29.11.10

Of ships and harbours

In spite of the strong opinions and the somewhat gloomy aspect of some of the last few entries, I usually somehow avoid expressing more intimate feelings, with truly fatalistic posts being rather the exception here - only a few have popped up over the last few years, the cryptic Deja Vi in late 2007, I guess, or the train post from 2008. Curiously, while the situation now may be such that the expression of my feelings is called for, it should not be in an overly dark context, however I may be saddened by the way the matter has taken its course.

"A ship is in harbour safe, but that's not what ships are built for", a citation my sister Monica has been quoting ever since she moved back to Germany some 7 or 8 years ago. I posted this exact same thought here just as I was boarding, back in 2008; arriving in Waterloo, a few months back, I got a postcard from her reminding me, once again, of this saying. Ever since I recognized myself to be who I am, I've been making it a point of taking myself out of the comfort zone - after all, that's not what I'm here for. And now, having fallen in love as I hadn't in a very long time, I found myself noting just how such could be taken to be the ultimate test for the quote, as I considered dropping everything from my sport, my countries or my Ph.D. to be with the one person who, to date, best described what people call a soulmate.

And yet it was not to be, not now. Maybe because the other person had already found her safe harbour, maybe for other reasons which shall be entirely mysterious to me, but it shouldn't matter. It saddened me, deeply, and I walked away with a bitter taste. And yet, I was reminded just how the simple occurrence of such feelings was, is a fantastic thing by itself. To have those feelings, of being truly alive, of liking someone so much, no matter the implications or complications, gave a whole new meaning to the idea of taking my ship far out of the harbour, of venturing into wholly uncharted waters - and I shall hold dearly to the new ideas and values I've considered over these past few weeks as a measure, a standard for my future sailings.
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The original title was "Of ships and harbours, isomorphisms and fancy new carbon wheels", but I figure the Choi-Jamiolkowski isomorphism or the Krauss operator-sum representation of Gaussian maps shouldn't, however they helped me get through the latter days by providing something distant and abstract to think about, warrant any thoughts here. Questions of science, science and progress, do not speak as loud as my heart. Now, about those carbon wheels... Well. I take part in the hardest sport in the world. Damn, running a marathon is something I would do as part of my off-season. And cycling has shaped so much of who I am, that I feel justified in rewarding myself with some non-plus-ultra tools of the trade, specially when I need a little cheering-up. So, like I did after previous heart breakings, I went out on a small shopping spree for new carbon wheels and time-trial handlebars for the upcoming season. The difference between men and boys is the price of their toys...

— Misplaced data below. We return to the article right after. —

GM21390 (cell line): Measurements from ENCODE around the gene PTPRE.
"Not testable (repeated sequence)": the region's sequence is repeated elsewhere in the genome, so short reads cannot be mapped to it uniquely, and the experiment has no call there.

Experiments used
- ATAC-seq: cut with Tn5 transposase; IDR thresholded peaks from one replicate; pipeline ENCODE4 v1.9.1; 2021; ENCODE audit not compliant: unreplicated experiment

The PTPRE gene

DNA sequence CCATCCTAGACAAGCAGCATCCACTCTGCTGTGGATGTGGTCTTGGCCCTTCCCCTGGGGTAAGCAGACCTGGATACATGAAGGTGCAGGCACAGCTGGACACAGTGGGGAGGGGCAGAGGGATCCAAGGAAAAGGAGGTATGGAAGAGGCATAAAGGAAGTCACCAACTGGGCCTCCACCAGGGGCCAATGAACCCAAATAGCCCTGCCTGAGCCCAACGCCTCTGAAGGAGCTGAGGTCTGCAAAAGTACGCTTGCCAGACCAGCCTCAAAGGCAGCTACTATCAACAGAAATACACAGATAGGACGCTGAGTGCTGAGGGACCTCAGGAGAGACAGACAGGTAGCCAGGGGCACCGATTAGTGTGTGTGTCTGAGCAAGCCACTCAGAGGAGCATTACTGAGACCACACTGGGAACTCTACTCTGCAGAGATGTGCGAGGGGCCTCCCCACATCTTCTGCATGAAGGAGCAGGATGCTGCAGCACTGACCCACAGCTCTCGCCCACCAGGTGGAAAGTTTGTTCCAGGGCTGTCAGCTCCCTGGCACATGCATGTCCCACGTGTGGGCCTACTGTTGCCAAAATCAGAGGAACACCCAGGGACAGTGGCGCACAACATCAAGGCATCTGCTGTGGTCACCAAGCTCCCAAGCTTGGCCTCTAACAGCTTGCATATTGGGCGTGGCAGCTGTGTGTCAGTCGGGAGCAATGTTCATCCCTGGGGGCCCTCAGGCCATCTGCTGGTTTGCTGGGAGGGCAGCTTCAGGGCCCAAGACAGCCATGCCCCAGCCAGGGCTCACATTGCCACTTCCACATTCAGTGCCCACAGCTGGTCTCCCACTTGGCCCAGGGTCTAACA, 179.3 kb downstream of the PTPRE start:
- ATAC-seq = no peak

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I may not buy a boat just yet, but I'm eager for my skipper's license. To the sea!

2 comments:

Saver Queen said...

You write beautifully. Falling in love: a wonderful, terrible thing. I have found my soulmate before, lost him, questioned the meaning of falling in love and its very merit, and, at my lowest moments, wished it never happened. With the perspective I have now, I guess I can say that it adds to a rich and complete picture of being human, as tragic as it may be. Allow me to include a link to some of the conclusions I reached in getting over my lost love from my blog: http://saverqueen.com/2009/07/12/reflections-on-abundance/
Although time has passed and I have gone up and down on that rollercoaster ride of loss since then, I think today my interpretation of events is pretty much consistent with the conclusions on this post. Loss is an escapable part of being human; it is also part of the wildness and beauty of life lived with depth, commitment and grace.

monimay said...

I'm so proud of you!